Ulcer Syndrome: Republished from MadBarn
Let’s save the boring stats that every article discussing equine
gastric ulcers quotes. If you keep your horse in a stall
and/or do any level of training and you are still reading this
article, there is an extremely high probability your horse has
Why? Murray (1994)
demonstrated that alternating periods of feeding and withholding
hay resulted in progressive erosion and ulceration of the gastric
squamous epithelial mucosa (upper portion of the stomach).
Further to this, concentrate (grain feeding) has been implicated in
the development and progression of ulcers (Nadeau et al.,
2000). Confinement in stalls is implicated as well, but
confounded by the above-mentioned factors of grain feeding and
anything less than constant feeding/grazing of forages (Murray and
There is a good chance if your horse in in training, it is going
through some level of feed deprivation, grain feeding and/or being
housed in a stall and is likely to develop or has already developed
ulcers. Not to oversimplify this complicated issue, but the
literature constantly points to two root causes of ulcers: 1)
stress and 2) feed deprivation. You cannot overlook stress;
as the smallest change in environment and routine will cause a
Determining if your horse definitively has ulcers is no easy
task. Clinical signs of ulcers are non-specific and include
lack of appetite, weight loss/poor body condition, mild or
recurrent colic and loose feces (Bell et al., 2007). There
are no hematological or biochemical markers currently available to
diagnose ulcers (Vatistas et al 1999). Endoscopic evaluation
is the only way to be certain, but even then, degree of ulceration
does not always correlate to symptoms.
Management and diet is the first place to start for treatment of
ulcers, but sometimes other interventions are necessary based on
the horse’s profession/activities. Proton pump inhibitors,
like Omeprazole, are one of the most common treatments. Less
common are the H2 receptor antagonists, such as Cimetidine.
They both attempt to do the same thing, limit acid production in
the stomach and increase pH of the stomach. This is great for
treating ulcers, but not so great for digestion, as that is the
main purpose of the stomach, to acidify food and activate local
enzymes. These drugs have been used quite successfully to
help alleviate symptoms and treat ulcers, but as with all classes
of drugs, continued use is not without concern and cost to most
This leaves owners searching for alternatives. The market
is overrun with supplements claiming to aid the treatment of
ulcers, but few if any have more than anecdotal evidence of
efficacy. This leaves most horse owners at cross roads, stick
with chronic drug treatment or try to navigate through the sea of
claims in the supplement marketplace and hope the dollars spent
will provide their competitive companion with more than a placebo
for the owner.
Alternatively, horse owners can look to a clinically tested
alternative to drugs that utilizes the latest in nutraceutical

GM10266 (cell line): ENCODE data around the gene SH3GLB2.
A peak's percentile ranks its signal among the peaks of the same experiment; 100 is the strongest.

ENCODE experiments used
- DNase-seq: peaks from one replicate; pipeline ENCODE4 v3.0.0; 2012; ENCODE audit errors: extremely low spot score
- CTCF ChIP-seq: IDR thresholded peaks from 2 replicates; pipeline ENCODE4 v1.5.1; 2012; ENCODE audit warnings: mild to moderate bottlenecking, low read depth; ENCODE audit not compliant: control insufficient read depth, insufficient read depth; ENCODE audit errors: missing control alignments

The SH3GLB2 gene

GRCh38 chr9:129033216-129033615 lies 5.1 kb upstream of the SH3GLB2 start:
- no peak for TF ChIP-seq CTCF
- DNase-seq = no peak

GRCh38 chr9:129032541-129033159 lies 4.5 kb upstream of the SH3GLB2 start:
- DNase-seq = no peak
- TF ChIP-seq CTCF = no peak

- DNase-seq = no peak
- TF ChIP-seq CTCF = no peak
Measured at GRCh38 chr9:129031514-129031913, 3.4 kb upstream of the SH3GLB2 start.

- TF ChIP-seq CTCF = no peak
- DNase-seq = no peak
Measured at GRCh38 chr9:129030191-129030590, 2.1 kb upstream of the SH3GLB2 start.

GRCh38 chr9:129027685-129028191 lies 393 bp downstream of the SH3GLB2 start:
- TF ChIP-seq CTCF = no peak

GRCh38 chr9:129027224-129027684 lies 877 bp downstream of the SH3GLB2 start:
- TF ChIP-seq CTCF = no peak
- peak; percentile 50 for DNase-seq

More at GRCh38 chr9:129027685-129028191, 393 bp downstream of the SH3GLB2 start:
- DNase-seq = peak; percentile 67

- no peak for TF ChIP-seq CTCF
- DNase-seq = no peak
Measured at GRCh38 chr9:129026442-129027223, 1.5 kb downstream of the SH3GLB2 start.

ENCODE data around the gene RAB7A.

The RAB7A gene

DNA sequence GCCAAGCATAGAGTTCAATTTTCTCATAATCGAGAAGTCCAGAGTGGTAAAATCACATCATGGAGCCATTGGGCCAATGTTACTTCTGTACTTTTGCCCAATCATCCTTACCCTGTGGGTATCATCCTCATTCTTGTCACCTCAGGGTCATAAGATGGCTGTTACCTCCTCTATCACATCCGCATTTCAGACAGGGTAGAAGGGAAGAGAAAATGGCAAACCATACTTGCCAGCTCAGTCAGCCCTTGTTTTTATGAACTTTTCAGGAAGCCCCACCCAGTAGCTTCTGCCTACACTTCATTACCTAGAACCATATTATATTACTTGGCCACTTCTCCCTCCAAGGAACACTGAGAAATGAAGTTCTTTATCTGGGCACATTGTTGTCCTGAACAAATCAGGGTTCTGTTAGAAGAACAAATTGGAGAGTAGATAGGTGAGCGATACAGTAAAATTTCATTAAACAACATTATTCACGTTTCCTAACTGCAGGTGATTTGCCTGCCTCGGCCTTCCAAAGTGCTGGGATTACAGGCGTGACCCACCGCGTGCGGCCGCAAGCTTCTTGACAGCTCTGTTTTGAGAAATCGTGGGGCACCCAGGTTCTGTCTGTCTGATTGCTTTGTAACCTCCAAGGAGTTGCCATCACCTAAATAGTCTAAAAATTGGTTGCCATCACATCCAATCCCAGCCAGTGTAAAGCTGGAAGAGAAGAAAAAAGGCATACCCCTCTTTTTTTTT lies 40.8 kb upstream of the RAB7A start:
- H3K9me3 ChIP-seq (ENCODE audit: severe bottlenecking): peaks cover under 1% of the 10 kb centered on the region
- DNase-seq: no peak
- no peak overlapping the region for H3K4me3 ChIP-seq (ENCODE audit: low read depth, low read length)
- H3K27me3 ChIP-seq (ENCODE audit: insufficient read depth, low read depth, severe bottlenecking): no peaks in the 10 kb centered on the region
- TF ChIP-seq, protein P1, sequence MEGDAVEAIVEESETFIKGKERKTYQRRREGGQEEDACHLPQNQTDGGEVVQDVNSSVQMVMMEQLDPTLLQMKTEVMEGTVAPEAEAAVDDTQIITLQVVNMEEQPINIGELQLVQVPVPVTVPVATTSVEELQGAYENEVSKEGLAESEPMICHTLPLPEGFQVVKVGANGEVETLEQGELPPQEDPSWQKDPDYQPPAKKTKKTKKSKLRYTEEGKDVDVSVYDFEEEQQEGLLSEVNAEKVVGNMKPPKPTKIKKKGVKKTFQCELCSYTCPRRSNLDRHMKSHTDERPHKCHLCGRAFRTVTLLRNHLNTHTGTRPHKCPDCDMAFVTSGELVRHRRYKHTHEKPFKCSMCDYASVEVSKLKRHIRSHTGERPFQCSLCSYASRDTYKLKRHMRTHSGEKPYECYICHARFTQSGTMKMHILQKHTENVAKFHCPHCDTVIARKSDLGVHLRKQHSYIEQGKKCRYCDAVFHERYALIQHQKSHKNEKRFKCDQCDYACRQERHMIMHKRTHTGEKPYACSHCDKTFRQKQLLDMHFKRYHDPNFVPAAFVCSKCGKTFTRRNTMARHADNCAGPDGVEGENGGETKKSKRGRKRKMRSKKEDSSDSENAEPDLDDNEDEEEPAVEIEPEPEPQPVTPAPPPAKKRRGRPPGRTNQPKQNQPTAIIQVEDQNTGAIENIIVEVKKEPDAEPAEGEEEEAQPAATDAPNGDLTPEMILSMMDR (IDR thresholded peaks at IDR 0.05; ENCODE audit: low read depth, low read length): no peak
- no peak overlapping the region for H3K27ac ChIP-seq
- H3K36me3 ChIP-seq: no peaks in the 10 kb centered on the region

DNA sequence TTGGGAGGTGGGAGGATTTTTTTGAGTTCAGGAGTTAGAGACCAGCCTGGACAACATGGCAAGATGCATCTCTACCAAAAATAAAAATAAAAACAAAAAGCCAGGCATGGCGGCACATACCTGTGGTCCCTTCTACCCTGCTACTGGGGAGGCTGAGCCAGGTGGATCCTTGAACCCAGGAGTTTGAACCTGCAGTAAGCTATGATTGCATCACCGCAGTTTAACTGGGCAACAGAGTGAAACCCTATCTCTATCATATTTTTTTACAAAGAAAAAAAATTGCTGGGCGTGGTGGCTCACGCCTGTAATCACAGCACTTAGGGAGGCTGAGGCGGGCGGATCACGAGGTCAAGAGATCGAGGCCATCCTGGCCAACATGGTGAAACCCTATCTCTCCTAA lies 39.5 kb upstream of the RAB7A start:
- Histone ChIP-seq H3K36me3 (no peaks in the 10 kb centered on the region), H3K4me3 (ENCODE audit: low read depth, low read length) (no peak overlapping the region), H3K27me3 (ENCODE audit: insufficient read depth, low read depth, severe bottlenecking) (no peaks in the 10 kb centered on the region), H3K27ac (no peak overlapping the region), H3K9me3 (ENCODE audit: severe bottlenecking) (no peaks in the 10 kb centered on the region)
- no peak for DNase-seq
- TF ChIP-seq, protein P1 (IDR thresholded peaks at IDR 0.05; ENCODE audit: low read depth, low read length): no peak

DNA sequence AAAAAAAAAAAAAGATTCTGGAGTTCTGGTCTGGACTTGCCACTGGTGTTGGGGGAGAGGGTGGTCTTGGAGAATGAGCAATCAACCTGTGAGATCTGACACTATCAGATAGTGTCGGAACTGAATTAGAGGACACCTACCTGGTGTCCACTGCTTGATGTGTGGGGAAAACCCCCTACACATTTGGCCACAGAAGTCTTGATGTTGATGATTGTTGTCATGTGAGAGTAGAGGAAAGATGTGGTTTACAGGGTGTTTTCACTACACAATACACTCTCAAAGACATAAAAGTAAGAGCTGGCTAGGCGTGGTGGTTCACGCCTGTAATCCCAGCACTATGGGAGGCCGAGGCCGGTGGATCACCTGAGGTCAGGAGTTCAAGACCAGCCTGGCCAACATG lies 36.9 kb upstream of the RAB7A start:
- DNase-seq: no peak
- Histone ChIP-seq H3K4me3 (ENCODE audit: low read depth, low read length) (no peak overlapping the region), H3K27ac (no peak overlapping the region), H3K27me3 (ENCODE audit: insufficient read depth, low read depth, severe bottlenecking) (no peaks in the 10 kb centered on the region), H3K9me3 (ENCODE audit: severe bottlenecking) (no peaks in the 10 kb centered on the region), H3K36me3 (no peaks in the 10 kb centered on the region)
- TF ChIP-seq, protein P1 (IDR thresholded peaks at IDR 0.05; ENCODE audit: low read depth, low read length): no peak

ingredients to both alleviate the pain of ulcers and promote
healing. Visceral+ was developed and tested in conjunction
with veterinarians to help reduce the reliance on Omeprazole
treatments and has successfully concluded clinical trials, with
very positive results.
An oft asked question, but one difficult to answer is: “how long
will it take before the ulcers heal?” Murray et al (1994)
found that superficial lesions may take as little as 7 days to
heal, but with deeper wounds, it may take up to 3 months to
heal. That is a wide range. Not only was degree of
ulceration important, but location impacted healing time.
Furr and Murray (1999) indicated that lesions along the Margo
Plicatus took the longest time to heal. Furthermore, the
cause of the ulcer must be removed for complete healing to
occur. Without removing the root cause, one can expect to
deal with complications from ulcers or to at least have to maintain
their horse on treatments for ulcers until such time as the root
causal agent can be removed.
Gastric ulcers are a frustrating reality of competitive horses
that costs not only in performance, but welfare as well.
Providing an optimal diet and environment is obviously the best
solution, but when this can’t always be the case, at least suitable
treatments are available to maintain the health, welfare and
performance of your equine companion.
RJW Bell , TD Mogg & JK Kingston. Equine
gastric ulcer syndrome in adult horses: A review, New Zealand
Veterinary Journal, 55:1,
Furr MO, Murray MJ.
Treatment of gastric ulcers in
horses with histamine type-2 receptor antagonists.
(Supplement 7), 77–9,
Equine model of inducing
ulceration in alimentary squamous epithelial mucosa.
Digestive Diseases and
Sciences 39, 2530–5, 1994.
Murray MJ, Eichorn
ES. Effects of
intermittent feed deprivation, intermittent feed deprivation with
ranitidine administration, and stall confinement with ad libitum access to hay on gastric ulceration in
horses. American Journal
of Veterinary Research
57, 1599–603, 1996
Nadeau JA, Andrews FM,
Mathew AG, Argenzio RA, Blackford JT, Sohtell M, Saxton
AM. Evaluation of diet
as a cause of gastric
ulcers in horses. American Journal of Veterinary Research
61, 784–90, 2000
Vatistas NJ, Snyder JR,
Carlson G, Johnson B, Arthur RM, Thurmond M, Zhou H, Lloyd
study of gastric ulcers of the squamous mucosa in Thoroughbred
Veterinary Journal (Supplement 29), 34–9, 1999
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